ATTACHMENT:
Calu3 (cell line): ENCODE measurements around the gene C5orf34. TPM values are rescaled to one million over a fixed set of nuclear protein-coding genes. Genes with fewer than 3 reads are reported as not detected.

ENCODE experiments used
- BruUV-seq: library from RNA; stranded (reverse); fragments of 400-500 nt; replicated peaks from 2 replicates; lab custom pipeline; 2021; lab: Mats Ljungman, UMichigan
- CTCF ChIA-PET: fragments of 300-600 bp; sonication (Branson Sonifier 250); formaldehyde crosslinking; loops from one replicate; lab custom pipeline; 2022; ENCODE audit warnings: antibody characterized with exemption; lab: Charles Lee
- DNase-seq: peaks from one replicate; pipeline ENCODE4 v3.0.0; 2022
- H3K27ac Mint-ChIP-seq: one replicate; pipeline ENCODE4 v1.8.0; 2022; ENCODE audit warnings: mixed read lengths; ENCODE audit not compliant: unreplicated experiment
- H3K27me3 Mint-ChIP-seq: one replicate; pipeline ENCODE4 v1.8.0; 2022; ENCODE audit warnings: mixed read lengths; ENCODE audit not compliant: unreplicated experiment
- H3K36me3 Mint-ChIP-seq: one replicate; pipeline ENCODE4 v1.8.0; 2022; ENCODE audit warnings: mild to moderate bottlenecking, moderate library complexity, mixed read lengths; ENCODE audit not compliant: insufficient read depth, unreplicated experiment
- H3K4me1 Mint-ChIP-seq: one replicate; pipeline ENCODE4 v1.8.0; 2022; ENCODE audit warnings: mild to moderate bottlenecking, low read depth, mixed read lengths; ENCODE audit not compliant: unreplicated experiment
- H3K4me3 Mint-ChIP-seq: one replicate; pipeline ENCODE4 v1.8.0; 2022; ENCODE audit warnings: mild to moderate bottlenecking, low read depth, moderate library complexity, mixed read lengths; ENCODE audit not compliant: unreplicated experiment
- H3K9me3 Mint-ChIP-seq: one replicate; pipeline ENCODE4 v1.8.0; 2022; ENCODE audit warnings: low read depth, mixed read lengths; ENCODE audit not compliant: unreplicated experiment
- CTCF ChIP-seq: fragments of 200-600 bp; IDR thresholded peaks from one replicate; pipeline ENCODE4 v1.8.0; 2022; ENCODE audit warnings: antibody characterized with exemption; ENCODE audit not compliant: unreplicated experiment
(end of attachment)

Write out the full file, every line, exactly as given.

Calu3 (cell line): ENCODE measurements around the gene C5orf34. TPM values are rescaled to one million over a fixed set of nuclear protein-coding genes. Genes with fewer than 3 reads are reported as not detected.

ENCODE experiments used
- BruUV-seq: library from RNA; stranded (reverse); fragments of 400-500 nt; replicated peaks from 2 replicates; lab custom pipeline; 2021; lab: Mats Ljungman, UMichigan
- CTCF ChIA-PET: fragments of 300-600 bp; sonication (Branson Sonifier 250); formaldehyde crosslinking; loops from one replicate; lab custom pipeline; 2022; ENCODE audit warnings: antibody characterized with exemption; lab: Charles Lee
- DNase-seq: peaks from one replicate; pipeline ENCODE4 v3.0.0; 2022
- H3K27ac Mint-ChIP-seq: one replicate; pipeline ENCODE4 v1.8.0; 2022; ENCODE audit warnings: mixed read lengths; ENCODE audit not compliant: unreplicated experiment
- H3K27me3 Mint-ChIP-seq: one replicate; pipeline ENCODE4 v1.8.0; 2022; ENCODE audit warnings: mixed read lengths; ENCODE audit not compliant: unreplicated experiment
- H3K36me3 Mint-ChIP-seq: one replicate; pipeline ENCODE4 v1.8.0; 2022; ENCODE audit warnings: mild to moderate bottlenecking, moderate library complexity, mixed read lengths; ENCODE audit not compliant: insufficient read depth, unreplicated experiment
- H3K4me1 Mint-ChIP-seq: one replicate; pipeline ENCODE4 v1.8.0; 2022; ENCODE audit warnings: mild to moderate bottlenecking, low read depth, mixed read lengths; ENCODE audit not compliant: unreplicated experiment
- H3K4me3 Mint-ChIP-seq: one replicate; pipeline ENCODE4 v1.8.0; 2022; ENCODE audit warnings: mild to moderate bottlenecking, low read depth, moderate library complexity, mixed read lengths; ENCODE audit not compliant: unreplicated experiment
- H3K9me3 Mint-ChIP-seq: one replicate; pipeline ENCODE4 v1.8.0; 2022; ENCODE audit warnings: low read depth, mixed read lengths; ENCODE audit not compliant: unreplicated experiment
- CTCF ChIP-seq: fragments of 200-600 bp; IDR thresholded peaks from one replicate; pipeline ENCODE4 v1.8.0; 2022; ENCODE audit warnings: antibody characterized with exemption; ENCODE audit not compliant: unreplicated experiment